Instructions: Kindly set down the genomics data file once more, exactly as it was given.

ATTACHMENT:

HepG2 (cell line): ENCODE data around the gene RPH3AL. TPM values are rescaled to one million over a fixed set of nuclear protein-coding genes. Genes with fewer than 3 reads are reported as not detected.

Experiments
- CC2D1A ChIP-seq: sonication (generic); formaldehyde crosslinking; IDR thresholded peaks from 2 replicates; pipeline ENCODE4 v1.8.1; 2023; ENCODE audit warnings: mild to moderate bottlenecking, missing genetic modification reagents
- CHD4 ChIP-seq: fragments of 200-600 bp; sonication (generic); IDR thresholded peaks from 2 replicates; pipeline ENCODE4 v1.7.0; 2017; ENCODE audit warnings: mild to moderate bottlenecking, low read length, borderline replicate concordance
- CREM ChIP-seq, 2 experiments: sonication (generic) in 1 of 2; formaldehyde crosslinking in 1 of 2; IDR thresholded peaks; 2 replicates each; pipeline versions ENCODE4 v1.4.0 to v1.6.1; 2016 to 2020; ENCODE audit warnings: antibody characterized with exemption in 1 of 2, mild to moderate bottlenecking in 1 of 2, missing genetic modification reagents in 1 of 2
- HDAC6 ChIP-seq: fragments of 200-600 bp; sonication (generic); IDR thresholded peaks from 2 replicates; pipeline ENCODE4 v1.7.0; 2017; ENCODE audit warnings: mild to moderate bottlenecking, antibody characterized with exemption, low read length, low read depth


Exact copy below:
HepG2 (cell line): ENCODE data around the gene RPH3AL. TPM values are rescaled to one million over a fixed set of nuclear protein-coding genes. Genes with fewer than 3 reads are reported as not detected.

Experiments
- CC2D1A ChIP-seq: sonication (generic); formaldehyde crosslinking; IDR thresholded peaks from 2 replicates; pipeline ENCODE4 v1.8.1; 2023; ENCODE audit warnings: mild to moderate bottlenecking, missing genetic modification reagents
- CHD4 ChIP-seq: fragments of 200-600 bp; sonication (generic); IDR thresholded peaks from 2 replicates; pipeline ENCODE4 v1.7.0; 2017; ENCODE audit warnings: mild to moderate bottlenecking, low read length, borderline replicate concordance
- CREM ChIP-seq, 2 experiments: sonication (generic) in 1 of 2; formaldehyde crosslinking in 1 of 2; IDR thresholded peaks; 2 replicates each; pipeline versions ENCODE4 v1.4.0 to v1.6.1; 2016 to 2020; ENCODE audit warnings: antibody characterized with exemption in 1 of 2, mild to moderate bottlenecking in 1 of 2, missing genetic modification reagents in 1 of 2
- HDAC6 ChIP-seq: fragments of 200-600 bp; sonication (generic); IDR thresholded peaks from 2 replicates; pipeline ENCODE4 v1.7.0; 2017; ENCODE audit warnings: mild to moderate bottlenecking, antibody characterized with exemption, low read length, low read depth